ST. LOUIS — Jack Hughes picked up the stick and examined it outside the St. Louis Blues locker room. The 18-year-old phenom, expected to be the first overall pick in this month’s NHL draft, had seen all manner and sort of hockey stick, including during the recent IIHF world championships.
But none like this.
“Ryan O’Reilly‘s stick is pretty cool. Straight curve, and then it has something pretty weird going on at the toe,” said Hughes, who visited the Blues and Boston Bruins before Game 4 of the Stanley Cup Final, a game in which O’Reilly would score twice.
Upon first glance, O’Reilly’s stick looks like a manufacturing error. The blade’s curve is nearly flat, but the end of it features a harsh toe hook, looking very much like the wood was warped.
“It’s a little weird,” O’Reilly said. “I think everyone hates it. But it works for me.”
Calling his stick “unique” would be underselling it. As far as O’Reilly can tell, he’s the only one with a stick like this. Others have tried to use his style. Inevitably, they reject it for a more traditional curve.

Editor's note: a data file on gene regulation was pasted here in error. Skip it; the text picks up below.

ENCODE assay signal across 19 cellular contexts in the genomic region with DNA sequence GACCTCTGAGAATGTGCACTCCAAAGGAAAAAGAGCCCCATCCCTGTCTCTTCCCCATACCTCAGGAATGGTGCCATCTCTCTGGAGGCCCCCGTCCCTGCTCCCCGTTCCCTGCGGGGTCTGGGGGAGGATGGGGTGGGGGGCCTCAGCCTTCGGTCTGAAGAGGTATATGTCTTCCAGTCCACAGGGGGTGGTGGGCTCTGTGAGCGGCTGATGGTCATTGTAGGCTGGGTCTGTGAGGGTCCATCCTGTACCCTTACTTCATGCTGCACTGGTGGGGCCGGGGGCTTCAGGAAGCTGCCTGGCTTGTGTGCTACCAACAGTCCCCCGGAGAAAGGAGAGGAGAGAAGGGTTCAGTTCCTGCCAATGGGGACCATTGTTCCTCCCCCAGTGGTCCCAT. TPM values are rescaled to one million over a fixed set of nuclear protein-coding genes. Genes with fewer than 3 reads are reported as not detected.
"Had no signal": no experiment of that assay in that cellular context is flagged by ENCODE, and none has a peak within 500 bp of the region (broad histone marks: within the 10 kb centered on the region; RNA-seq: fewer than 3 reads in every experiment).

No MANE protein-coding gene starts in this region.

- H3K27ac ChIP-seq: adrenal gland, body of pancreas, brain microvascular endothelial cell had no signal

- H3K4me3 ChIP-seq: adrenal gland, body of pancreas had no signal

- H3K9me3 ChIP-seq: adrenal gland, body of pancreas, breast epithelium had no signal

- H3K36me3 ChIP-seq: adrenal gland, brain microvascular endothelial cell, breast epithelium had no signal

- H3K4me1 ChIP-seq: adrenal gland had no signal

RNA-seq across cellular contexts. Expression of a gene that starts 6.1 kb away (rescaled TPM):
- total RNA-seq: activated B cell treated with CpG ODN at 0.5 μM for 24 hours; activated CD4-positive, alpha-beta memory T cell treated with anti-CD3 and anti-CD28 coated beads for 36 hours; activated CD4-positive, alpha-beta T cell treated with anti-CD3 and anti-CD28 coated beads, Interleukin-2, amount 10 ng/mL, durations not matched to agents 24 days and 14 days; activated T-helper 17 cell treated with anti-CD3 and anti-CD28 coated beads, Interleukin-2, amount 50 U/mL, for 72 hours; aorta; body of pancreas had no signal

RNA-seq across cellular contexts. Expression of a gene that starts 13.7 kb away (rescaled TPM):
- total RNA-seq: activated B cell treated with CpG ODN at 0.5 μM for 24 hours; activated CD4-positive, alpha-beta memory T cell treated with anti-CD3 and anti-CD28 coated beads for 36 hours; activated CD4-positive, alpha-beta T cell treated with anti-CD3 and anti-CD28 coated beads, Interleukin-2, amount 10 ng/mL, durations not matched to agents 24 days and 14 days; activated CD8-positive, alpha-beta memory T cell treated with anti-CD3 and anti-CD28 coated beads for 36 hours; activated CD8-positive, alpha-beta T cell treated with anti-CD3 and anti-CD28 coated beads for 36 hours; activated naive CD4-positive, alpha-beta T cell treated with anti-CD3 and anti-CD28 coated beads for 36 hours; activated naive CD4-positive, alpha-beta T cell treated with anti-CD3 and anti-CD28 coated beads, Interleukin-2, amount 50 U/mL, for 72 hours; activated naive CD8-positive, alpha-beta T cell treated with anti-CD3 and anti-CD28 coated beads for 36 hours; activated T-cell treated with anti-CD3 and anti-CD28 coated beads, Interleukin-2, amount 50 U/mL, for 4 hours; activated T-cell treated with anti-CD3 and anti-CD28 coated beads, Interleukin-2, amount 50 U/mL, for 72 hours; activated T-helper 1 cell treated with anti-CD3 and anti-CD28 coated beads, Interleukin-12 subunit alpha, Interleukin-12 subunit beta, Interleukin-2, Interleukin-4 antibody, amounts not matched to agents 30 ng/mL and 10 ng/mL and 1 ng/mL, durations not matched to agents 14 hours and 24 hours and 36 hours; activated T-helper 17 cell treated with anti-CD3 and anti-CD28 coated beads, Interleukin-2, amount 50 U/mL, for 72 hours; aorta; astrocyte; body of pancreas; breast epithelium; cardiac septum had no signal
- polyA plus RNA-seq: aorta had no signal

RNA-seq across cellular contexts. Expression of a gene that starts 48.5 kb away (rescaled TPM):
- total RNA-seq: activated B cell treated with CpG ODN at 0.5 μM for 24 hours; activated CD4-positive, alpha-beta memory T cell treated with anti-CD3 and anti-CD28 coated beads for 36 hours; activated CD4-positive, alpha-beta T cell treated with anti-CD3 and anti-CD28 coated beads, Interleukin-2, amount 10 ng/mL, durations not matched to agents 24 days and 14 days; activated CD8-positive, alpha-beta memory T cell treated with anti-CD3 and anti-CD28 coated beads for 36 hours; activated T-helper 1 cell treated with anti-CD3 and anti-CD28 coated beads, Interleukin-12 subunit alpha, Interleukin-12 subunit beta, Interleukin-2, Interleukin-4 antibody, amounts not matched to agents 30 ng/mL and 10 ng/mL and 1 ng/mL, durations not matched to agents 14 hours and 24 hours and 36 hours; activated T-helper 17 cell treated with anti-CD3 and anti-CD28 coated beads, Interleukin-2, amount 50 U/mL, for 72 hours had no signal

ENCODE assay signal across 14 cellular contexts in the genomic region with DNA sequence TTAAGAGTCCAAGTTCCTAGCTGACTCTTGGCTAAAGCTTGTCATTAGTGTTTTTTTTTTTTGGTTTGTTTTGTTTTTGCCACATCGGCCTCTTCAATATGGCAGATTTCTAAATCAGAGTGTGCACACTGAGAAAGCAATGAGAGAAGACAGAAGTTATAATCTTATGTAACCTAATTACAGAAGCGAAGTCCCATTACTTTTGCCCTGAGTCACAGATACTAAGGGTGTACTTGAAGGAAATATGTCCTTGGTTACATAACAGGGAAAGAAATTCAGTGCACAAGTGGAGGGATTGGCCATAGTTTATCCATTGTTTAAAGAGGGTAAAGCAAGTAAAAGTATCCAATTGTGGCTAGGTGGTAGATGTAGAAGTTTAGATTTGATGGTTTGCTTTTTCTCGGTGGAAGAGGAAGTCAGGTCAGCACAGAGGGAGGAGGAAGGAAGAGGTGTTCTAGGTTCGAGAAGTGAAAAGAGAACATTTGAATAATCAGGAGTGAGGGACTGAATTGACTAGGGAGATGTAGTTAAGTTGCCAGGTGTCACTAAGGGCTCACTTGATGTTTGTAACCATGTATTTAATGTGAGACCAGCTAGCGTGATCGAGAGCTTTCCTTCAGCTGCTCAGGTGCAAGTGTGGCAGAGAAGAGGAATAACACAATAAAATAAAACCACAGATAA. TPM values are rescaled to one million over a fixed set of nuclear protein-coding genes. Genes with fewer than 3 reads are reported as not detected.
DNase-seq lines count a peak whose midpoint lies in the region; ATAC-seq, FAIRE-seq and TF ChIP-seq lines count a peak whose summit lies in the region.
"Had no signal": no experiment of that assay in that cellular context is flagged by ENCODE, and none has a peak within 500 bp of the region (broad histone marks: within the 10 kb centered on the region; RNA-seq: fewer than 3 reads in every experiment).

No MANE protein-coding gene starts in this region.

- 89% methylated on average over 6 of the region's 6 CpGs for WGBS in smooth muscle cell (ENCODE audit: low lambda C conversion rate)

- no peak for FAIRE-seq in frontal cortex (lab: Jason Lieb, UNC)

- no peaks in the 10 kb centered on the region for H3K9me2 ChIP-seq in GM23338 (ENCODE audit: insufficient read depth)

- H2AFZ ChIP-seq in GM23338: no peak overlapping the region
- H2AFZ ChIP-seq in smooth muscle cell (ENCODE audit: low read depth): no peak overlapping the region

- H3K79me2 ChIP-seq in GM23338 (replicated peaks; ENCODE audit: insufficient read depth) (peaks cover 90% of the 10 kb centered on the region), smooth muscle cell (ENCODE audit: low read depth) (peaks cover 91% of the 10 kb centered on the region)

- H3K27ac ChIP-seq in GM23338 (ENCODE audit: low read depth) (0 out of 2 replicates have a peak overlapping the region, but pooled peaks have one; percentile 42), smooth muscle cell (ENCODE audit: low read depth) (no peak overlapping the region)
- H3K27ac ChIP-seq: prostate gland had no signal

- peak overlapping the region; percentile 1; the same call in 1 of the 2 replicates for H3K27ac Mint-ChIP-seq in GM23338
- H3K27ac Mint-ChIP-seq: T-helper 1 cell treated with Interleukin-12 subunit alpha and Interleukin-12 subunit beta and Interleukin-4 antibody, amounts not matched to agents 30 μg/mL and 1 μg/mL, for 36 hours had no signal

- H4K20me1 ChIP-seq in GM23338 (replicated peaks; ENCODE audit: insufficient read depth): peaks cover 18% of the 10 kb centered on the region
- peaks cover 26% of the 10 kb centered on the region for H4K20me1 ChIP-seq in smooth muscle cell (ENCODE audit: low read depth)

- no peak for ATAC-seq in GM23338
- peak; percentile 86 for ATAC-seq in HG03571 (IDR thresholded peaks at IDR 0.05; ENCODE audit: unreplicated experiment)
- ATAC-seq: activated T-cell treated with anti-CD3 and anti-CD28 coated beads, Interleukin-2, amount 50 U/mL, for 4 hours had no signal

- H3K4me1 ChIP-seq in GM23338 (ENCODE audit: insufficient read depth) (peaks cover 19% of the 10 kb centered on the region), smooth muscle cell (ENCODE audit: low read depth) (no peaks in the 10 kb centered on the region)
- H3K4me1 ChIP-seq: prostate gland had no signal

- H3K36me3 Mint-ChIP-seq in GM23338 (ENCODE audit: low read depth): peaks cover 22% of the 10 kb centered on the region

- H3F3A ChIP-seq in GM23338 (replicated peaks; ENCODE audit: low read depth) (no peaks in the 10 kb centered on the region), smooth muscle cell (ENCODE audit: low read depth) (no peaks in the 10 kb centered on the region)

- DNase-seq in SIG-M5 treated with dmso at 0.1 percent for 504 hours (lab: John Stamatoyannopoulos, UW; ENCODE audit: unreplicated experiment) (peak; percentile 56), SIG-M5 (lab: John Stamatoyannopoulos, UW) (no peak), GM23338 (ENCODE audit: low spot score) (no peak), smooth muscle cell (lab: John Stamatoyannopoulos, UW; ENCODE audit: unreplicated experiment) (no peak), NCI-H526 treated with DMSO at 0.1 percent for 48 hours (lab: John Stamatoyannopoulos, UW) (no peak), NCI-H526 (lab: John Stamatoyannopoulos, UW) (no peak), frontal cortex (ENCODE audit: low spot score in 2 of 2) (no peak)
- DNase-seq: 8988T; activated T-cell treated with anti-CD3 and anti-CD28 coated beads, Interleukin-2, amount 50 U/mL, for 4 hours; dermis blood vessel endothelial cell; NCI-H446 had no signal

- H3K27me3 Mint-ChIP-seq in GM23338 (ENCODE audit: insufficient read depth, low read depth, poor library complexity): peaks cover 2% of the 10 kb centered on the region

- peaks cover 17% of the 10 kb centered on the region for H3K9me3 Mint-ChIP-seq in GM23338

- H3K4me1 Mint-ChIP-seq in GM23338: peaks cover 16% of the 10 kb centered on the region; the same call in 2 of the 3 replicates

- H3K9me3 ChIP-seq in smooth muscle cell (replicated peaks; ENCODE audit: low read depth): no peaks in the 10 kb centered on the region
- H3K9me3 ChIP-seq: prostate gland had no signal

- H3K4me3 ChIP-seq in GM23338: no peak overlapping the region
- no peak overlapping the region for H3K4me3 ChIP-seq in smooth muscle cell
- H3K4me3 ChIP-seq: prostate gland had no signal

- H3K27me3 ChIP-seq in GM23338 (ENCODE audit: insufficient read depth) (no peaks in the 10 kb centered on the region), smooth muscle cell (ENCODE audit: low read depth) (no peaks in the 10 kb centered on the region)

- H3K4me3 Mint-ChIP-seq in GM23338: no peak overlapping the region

O’Reilly created the toe hook by heating up a plastic template sent to him by Warrior, who manufactures his sticks, and sending it back. He said the basis for the curve was the stick used by former NHL great Jeremy Roenick, but he added the hook at the toe.
“I’ve been using it for, like, 10 years now. Just gives me a little more control. I use a pretty long blade, and I just had the idea of putting the toe in to make it easier to handle the puck in certain areas,” he said.
It’s one of the most unusual blades in the NHL, and Hughes wasn’t the only prospect marveling at it on Monday.
Dylan Cozens, a center who expected to go in the top five, said the blade struck him as weird.
“With that little toe hook at the end. You don’t see that with too many players. It’s crazy,” he said. “It must be pretty good for toe drags or something. But it works for him.”
“It’s something that I’ve never seen,” said Kirby Dach, a center projected to be drafted in the top 10. “It’s something that you do with a mini stick, where you heat it and curve it right at the toe. It was cool to pick his brain on that.”
O’Reilly said the comments from the prospects reminded him of his experiences as a young player, when he first spied the stick of Alex Ovechkin.
“In juniors, when I saw Ovechkin’s curve, I saw how much of a hook that was. It’s just a big hook,” he said. “I remember being obviously impressed with how he plays it.”
When it comes to NHL stars and their sticks, there’s no one size that fits all.
“He said it works for him,” Dach said. “I mean, guy put up 80 points this year. It seemed to work.”